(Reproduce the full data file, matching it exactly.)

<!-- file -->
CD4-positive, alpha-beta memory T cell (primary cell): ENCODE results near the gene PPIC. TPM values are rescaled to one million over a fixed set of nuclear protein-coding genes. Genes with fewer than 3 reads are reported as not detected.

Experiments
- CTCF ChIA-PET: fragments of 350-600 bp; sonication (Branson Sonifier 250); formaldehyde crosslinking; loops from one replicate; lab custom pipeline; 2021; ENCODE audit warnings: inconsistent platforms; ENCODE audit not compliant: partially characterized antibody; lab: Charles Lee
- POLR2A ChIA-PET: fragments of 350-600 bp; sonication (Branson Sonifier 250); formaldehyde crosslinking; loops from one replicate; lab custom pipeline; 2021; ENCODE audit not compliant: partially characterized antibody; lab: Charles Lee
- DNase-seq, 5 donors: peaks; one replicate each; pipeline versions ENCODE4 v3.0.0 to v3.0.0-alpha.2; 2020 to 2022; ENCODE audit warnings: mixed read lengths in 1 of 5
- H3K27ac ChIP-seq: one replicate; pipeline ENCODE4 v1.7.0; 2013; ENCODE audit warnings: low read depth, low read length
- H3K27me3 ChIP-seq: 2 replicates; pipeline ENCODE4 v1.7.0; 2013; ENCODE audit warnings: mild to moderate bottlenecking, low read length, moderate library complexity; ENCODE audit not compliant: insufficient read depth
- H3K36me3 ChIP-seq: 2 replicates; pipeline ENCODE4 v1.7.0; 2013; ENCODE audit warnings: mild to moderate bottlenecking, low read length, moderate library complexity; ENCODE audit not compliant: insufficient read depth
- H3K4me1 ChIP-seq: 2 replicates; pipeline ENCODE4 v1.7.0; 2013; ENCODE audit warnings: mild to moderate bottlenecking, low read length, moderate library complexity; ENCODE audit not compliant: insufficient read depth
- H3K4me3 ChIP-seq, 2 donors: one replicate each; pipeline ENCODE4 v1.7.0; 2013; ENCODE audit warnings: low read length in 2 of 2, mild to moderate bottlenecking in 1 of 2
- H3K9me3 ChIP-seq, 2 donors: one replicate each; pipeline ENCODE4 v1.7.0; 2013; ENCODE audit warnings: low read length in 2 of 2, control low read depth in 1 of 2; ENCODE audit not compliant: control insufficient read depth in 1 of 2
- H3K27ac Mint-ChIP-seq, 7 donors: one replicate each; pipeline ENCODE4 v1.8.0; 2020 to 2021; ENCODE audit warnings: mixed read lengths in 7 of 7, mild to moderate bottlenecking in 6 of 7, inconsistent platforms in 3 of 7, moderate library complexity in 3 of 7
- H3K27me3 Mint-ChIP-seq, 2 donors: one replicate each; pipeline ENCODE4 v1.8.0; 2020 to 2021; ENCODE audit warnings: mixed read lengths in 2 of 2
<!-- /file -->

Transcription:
CD4-positive, alpha-beta memory T cell (primary cell): ENCODE results near the gene PPIC. TPM values are rescaled to one million over a fixed set of nuclear protein-coding genes. Genes with fewer than 3 reads are reported as not detected.

Experiments
- CTCF ChIA-PET: fragments of 350-600 bp; sonication (Branson Sonifier 250); formaldehyde crosslinking; loops from one replicate; lab custom pipeline; 2021; ENCODE audit warnings: inconsistent platforms; ENCODE audit not compliant: partially characterized antibody; lab: Charles Lee
- POLR2A ChIA-PET: fragments of 350-600 bp; sonication (Branson Sonifier 250); formaldehyde crosslinking; loops from one replicate; lab custom pipeline; 2021; ENCODE audit not compliant: partially characterized antibody; lab: Charles Lee
- DNase-seq, 5 donors: peaks; one replicate each; pipeline versions ENCODE4 v3.0.0 to v3.0.0-alpha.2; 2020 to 2022; ENCODE audit warnings: mixed read lengths in 1 of 5
- H3K27ac ChIP-seq: one replicate; pipeline ENCODE4 v1.7.0; 2013; ENCODE audit warnings: low read depth, low read length
- H3K27me3 ChIP-seq: 2 replicates; pipeline ENCODE4 v1.7.0; 2013; ENCODE audit warnings: mild to moderate bottlenecking, low read length, moderate library complexity; ENCODE audit not compliant: insufficient read depth
- H3K36me3 ChIP-seq: 2 replicates; pipeline ENCODE4 v1.7.0; 2013; ENCODE audit warnings: mild to moderate bottlenecking, low read length, moderate library complexity; ENCODE audit not compliant: insufficient read depth
- H3K4me1 ChIP-seq: 2 replicates; pipeline ENCODE4 v1.7.0; 2013; ENCODE audit warnings: mild to moderate bottlenecking, low read length, moderate library complexity; ENCODE audit not compliant: insufficient read depth
- H3K4me3 ChIP-seq, 2 donors: one replicate each; pipeline ENCODE4 v1.7.0; 2013; ENCODE audit warnings: low read length in 2 of 2, mild to moderate bottlenecking in 1 of 2
- H3K9me3 ChIP-seq, 2 donors: one replicate each; pipeline ENCODE4 v1.7.0; 2013; ENCODE audit warnings: low read length in 2 of 2, control low read depth in 1 of 2; ENCODE audit not compliant: control insufficient read depth in 1 of 2
- H3K27ac Mint-ChIP-seq, 7 donors: one replicate each; pipeline ENCODE4 v1.8.0; 2020 to 2021; ENCODE audit warnings: mixed read lengths in 7 of 7, mild to moderate bottlenecking in 6 of 7, inconsistent platforms in 3 of 7, moderate library complexity in 3 of 7
- H3K27me3 Mint-ChIP-seq, 2 donors: one replicate each; pipeline ENCODE4 v1.8.0; 2020 to 2021; ENCODE audit warnings: mixed read lengths in 2 of 2